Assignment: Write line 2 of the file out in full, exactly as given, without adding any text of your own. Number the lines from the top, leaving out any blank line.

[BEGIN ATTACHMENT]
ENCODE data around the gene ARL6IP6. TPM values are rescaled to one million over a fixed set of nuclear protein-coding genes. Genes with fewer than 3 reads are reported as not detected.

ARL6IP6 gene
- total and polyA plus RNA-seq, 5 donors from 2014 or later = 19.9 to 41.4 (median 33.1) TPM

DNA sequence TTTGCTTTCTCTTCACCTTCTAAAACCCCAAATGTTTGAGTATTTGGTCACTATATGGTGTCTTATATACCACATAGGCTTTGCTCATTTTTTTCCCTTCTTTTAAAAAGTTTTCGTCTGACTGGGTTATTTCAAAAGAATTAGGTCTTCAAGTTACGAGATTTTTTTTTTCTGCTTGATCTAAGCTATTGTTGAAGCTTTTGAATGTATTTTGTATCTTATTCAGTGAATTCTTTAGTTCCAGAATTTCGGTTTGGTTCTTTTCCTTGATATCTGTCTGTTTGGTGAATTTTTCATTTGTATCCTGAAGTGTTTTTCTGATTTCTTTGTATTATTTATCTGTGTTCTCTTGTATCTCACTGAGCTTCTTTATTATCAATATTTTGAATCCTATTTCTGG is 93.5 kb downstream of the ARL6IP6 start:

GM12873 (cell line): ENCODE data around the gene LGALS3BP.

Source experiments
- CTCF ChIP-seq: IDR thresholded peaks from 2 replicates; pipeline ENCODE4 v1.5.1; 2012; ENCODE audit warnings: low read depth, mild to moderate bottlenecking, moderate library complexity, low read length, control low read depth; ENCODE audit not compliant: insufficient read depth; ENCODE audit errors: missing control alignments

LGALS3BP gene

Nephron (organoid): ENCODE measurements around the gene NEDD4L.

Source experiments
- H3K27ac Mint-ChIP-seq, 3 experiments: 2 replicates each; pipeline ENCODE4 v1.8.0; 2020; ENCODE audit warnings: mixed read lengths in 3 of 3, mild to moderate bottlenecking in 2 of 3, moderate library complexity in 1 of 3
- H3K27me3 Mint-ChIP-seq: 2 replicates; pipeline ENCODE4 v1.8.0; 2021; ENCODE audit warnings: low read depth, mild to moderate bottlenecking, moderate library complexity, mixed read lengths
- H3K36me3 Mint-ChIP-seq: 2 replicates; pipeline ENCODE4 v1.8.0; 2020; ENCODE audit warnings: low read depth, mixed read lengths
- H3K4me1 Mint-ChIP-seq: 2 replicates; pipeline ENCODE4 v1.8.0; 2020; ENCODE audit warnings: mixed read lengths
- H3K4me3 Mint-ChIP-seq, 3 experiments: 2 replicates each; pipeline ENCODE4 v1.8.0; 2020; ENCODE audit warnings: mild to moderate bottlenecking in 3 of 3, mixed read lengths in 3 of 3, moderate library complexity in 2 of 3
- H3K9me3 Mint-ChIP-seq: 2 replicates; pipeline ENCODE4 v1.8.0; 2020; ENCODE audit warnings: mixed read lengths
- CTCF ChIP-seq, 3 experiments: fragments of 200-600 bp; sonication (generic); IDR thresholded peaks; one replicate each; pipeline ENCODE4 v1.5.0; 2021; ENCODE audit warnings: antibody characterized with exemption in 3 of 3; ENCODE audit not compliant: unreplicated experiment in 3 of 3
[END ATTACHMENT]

ARL6IP6 gene